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The New Missile-Defense Policy Won’t Maker Us Safer

January 18, 2019 in Economics

By Eric Gomez

Eric Gomez

The Trump administration’s long-awaited Missile Defense Review sets the
stage for a broad expansion of U.S. missile defense capabilities
that would make the country less safe. Perhaps this seems
paradoxical; shouldn’t better defenses increase our security?
Yet the proposed new systems would not exist in a vacuum, but would
interact with existing and emerging technologies and nuclear
strategies to produce a more dangerous world.

The MDR is a very ambitious document. It starts with calls for
more midcourse interceptors and other existing defensive systems,
then urges the development of new capabilities to defeat more kinds
of adversary missiles across more stages of flight. Examples of these new systems include:
laser-armed drones that could disrupt missiles before they leave
the atmosphere, space-based sensors to improve early detection of
missile launches, and F-35s equipped to hunt mobile missiles before
they can be fired.

Instead, it will
encourage rogue states to nuke first in a conflict, and will
increase the risk of escalation in a great-power war.

Supporters of a bigger and better U.S. missile defense
capability argue that it improves deterrence by reducing
adversaries’ confidence in their ability to launch successful
attacks against the United States, its military forces, and allies.
This argument has some merit, but it overlooks the negative effect
missile defense has on nuclear stability when other factors are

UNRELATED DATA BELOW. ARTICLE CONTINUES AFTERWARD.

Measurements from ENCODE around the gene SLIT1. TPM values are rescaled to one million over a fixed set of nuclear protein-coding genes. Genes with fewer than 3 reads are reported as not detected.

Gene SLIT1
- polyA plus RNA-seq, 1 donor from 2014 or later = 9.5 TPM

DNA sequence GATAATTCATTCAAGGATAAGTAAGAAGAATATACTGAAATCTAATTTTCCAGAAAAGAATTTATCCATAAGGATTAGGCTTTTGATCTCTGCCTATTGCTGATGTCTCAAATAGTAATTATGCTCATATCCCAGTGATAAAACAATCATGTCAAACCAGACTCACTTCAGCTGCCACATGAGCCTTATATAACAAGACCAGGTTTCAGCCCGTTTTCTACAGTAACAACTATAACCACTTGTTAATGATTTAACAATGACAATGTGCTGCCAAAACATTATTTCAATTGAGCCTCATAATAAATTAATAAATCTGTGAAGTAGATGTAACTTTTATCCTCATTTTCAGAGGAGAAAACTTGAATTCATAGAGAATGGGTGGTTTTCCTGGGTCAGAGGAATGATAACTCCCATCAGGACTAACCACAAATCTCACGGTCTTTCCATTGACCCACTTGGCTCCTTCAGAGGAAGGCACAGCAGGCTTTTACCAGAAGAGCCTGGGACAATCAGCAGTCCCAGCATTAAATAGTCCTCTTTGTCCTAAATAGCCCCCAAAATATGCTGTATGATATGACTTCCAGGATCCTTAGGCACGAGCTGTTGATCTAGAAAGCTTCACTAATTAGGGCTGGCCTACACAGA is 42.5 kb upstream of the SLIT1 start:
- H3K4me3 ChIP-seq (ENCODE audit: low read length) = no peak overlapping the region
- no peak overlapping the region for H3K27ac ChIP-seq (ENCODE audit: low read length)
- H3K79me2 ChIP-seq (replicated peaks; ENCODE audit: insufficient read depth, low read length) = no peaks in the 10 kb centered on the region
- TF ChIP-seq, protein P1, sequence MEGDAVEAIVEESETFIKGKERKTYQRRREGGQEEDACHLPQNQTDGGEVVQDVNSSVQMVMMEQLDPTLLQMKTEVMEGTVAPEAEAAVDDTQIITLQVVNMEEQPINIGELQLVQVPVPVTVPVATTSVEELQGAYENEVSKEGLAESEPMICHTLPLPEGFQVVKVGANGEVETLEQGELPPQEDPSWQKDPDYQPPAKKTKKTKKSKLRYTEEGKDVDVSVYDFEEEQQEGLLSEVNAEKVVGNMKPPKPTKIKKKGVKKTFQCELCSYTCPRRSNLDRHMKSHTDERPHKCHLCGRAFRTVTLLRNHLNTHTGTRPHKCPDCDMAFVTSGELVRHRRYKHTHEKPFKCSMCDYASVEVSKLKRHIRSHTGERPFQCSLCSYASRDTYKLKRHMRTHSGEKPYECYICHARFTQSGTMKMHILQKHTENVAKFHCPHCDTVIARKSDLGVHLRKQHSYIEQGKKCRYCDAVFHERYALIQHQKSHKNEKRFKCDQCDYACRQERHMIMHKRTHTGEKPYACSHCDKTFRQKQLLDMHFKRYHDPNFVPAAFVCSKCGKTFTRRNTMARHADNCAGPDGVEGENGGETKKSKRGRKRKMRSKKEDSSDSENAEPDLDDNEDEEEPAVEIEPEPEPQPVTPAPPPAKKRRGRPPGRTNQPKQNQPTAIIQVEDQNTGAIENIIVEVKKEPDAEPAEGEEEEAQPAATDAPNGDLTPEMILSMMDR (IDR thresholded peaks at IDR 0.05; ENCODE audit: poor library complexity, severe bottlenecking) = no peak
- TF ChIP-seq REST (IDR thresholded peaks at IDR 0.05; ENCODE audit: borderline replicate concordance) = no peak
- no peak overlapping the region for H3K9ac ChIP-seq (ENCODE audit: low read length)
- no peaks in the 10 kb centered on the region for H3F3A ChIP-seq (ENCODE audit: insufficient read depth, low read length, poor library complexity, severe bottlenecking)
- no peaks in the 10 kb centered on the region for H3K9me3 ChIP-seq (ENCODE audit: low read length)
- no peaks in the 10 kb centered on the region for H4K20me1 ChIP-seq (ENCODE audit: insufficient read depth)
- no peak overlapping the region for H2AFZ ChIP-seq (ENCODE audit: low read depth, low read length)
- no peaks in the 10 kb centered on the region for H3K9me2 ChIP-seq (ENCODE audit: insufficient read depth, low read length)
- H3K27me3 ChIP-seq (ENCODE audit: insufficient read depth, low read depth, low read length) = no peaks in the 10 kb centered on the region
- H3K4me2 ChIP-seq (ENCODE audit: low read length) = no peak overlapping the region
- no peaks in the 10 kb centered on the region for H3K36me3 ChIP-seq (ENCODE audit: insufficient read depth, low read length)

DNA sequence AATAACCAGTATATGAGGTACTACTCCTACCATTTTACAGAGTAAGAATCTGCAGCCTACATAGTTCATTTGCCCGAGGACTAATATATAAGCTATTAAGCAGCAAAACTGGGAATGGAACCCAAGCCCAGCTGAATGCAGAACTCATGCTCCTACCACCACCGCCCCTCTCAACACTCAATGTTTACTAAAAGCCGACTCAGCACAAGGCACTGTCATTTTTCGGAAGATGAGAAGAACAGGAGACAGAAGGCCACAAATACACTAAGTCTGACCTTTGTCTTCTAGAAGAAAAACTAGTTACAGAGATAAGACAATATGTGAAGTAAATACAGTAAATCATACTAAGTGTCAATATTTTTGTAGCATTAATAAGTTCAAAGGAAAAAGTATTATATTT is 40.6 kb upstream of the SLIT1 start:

considered.

Let us take a closer look at the MDR’s likely effects on
two types of deterrence relationships: with “rogue
states” such as North Korea and Iran, whose existing or
potential nuclear arsenals will remain relatively small; and with
China and Russia, who possess much larger arsenals.

Far from deterring rogue states, the MDR’s prescriptions would
encourage them to use nuclear weapons at the start of a military
conflict. Although North Korea has demonstrated that it can likely
hit U.S. territory with a nuclear-armed ICBM, its forces are still
very small and vulnerable to both U.S. offensive capabilities and
missile defenses
. If war broke out between the United States
and North Korea, the U.S. military would most likely try to destroy
the North’s nuclear forces and its leadership very quickly. The
longer Kim Jong Un waits to use his nuclear weapons, the more
likely it is that he won’t have any weapons left. This is not just
speculation: when U.S.-North Korea tensions ran high in 2017, the
North repeatedly said it would use nuclear weaponsif
it felt that it was about to come under attack. Stoking first
strike incentives doesn’t buttress deterrence, it undermines it and
puts the United States at greater risk.

Nor will the MDR help deter potential adversaries …read more

Source: OP-EDS

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